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When Modest Deputies Live in Mansions

United Russia has broken a record for the number of bills proposed during the summer recess. Usually we don't hear a word from deputies during the entire month of August. But this year, the temptation to play the populism game turned out to be too strong. Last week, United Russia proposed a bill to prohibit public officials at all levels from having bank accounts or owning property abroad. United Russia wants us to believe that this is part of a new anti-corruption campaign. But this PR stunt is bound to fail.

Of the 450 State Duma deputies, about 100 have declared in the past that they own foreign real estate or business. But it is safe to assume that the real number is three, if not four, times higher. The bill requires deputies to sell assets within six months after the law is passed. Does anyone really believe that this will happen, particularly during an economic slowdown?

Yet six months is plenty of time to transfer these assets to offshore companies, trusts or adult children. In this way, officials and deputies will remain modest public servants on paper.

The other problem with the bill is an inherent double standard. Why should officials be prohibited from owning, say, a $75,000 studio apartment in Bulgaria, while their $5 million mansion on Rublyovskoye Shosse is allowed? United Russia should require that public officials account for all of their assets in every country, starting with Russia.

One explanation for this strange bill is that it is part of an internal struggle among the elite. The younger members of United Russia want their chunk of the rich state pie, and the only way they can do this is by seizing power from the old guard, who have already gotten fat from years of feeding off the system.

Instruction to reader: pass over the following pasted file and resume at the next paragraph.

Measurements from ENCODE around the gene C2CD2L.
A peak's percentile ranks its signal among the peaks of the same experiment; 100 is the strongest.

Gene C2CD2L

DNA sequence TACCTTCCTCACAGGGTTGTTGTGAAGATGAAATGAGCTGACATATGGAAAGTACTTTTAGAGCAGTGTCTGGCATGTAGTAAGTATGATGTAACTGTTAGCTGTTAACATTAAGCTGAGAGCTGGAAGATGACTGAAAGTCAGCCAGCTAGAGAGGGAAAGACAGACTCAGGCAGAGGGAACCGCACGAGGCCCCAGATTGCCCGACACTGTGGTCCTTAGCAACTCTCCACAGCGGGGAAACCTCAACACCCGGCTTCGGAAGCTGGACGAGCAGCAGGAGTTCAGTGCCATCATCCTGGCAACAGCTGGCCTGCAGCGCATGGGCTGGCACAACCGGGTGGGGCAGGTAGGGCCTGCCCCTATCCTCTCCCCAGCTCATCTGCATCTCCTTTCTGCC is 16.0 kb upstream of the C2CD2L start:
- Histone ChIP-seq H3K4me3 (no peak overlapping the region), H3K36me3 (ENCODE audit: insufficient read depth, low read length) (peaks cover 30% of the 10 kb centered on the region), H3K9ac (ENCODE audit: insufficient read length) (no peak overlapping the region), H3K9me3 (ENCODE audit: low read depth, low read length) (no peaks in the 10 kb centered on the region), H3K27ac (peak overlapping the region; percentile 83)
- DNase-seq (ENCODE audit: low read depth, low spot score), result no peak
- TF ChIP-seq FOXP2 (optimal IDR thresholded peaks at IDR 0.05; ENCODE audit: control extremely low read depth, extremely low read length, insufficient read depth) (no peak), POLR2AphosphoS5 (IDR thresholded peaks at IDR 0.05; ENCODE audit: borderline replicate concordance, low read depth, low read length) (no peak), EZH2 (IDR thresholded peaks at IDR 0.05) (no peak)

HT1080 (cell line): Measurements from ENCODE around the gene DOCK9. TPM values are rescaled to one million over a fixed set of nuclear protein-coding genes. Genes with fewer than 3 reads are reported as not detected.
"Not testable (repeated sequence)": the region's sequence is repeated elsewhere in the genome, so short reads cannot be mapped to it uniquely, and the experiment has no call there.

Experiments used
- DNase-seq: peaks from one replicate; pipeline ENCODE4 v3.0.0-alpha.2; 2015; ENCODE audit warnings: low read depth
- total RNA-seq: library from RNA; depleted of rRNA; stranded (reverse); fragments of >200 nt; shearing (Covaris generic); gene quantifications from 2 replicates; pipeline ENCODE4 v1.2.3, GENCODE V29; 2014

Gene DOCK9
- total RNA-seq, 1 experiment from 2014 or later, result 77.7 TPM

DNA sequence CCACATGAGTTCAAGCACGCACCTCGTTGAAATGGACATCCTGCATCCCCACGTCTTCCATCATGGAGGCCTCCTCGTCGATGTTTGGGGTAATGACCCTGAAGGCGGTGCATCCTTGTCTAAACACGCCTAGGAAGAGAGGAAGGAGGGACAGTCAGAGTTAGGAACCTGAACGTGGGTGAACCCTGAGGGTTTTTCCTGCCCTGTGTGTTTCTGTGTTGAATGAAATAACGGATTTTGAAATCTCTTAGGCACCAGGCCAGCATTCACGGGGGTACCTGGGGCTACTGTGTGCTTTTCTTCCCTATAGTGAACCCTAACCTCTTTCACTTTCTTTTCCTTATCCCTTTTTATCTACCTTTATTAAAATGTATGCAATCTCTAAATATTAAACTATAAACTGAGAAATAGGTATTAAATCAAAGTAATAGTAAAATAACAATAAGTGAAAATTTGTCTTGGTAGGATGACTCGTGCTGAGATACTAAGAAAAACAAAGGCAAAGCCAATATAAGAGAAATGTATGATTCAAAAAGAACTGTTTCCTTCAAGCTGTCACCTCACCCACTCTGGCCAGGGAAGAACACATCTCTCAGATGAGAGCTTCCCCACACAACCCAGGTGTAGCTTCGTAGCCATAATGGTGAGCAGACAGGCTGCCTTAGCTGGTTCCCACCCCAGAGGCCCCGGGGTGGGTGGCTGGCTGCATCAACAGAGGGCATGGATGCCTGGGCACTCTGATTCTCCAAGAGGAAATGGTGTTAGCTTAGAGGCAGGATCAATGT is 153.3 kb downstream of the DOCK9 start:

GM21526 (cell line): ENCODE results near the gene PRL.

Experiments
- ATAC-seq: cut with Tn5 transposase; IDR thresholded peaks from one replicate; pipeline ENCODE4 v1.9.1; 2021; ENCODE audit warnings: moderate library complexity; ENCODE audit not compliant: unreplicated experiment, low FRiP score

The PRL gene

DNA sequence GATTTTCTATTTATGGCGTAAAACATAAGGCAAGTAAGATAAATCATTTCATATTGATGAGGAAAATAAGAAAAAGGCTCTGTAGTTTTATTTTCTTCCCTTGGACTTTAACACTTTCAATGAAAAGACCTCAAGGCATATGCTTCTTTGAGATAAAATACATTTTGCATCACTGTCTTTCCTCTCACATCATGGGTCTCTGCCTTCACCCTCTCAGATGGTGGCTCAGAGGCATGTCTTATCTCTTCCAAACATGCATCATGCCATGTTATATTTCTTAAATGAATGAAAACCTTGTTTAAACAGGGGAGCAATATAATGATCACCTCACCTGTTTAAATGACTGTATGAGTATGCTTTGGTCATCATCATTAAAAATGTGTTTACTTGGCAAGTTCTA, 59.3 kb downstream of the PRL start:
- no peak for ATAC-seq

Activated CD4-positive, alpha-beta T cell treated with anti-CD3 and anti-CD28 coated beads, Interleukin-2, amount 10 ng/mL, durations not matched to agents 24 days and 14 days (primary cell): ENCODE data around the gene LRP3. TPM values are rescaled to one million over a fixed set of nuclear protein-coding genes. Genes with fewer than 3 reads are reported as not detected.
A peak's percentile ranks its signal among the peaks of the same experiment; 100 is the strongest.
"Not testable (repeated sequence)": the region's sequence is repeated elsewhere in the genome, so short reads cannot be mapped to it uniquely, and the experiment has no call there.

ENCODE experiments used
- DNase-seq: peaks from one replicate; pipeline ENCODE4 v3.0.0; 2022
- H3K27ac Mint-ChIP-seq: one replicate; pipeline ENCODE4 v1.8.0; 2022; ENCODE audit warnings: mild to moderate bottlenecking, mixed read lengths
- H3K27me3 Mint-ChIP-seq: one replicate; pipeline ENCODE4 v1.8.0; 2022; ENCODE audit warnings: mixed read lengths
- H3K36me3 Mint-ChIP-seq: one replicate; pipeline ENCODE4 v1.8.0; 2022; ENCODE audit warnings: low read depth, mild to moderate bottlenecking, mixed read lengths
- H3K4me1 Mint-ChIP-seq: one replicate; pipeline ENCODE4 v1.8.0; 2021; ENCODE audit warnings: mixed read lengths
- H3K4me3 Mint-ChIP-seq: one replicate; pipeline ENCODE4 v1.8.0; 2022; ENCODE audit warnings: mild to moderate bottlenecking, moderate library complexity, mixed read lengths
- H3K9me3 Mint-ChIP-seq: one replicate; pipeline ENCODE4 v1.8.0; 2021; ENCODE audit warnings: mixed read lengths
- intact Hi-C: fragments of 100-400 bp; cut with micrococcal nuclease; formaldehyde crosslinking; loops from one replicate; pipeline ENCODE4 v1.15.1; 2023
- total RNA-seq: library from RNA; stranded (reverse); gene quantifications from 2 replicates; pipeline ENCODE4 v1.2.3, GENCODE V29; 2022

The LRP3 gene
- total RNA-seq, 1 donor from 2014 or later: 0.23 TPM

But there is a much simpler explanation for this legislation. Perhaps it's all really being done for the sake of public relations to appear "patriotic" to the masses.

In addition, this law could always be used as a tool for blackmail or extortion. Whenever the ruling elite need to discredit a disloyal member — for example Just Russia Deputy Gennady Gudkov — this law would allow them to find dirt on that person in the form of overseas property. Meanwhile, Kremlin-loyal deputies and other public officials would be allowed to hide their assets by transferring them to distant relatives, trusts or offshore companies.

If United Russia were truly serious about fighting corruption, it wouldn't ban the ownership of foreign assets. It would focus on the more central issue of whether a public official can justify his assets —regardless of where they are held — by his officially declared income. This is how the issue is handled in most Western countries. If these assets were obtained legally and there is no conflict of interest, let public opinion, not the Criminal Code, determine the moral aspect of public officials' domestic and foreign holdings.

Notably, amid United Russia's fervent battle against corruption, the party has still not ratified Article 20 of the United Nations Convention against Corruption. This convention requires public officials to prove that their property and other assets were legally obtained. Failure to do so can result in their property being confiscated.

It is clear this bill is designed purely for the sake of propaganda in hopes of convincing Russians that United Russia is trying to battle corruption in earnest. But few Russians will fall for this trick.

Georgy Bovt is a political analyst.

The views expressed in opinion pieces do not necessarily reflect the position of The Moscow Times.

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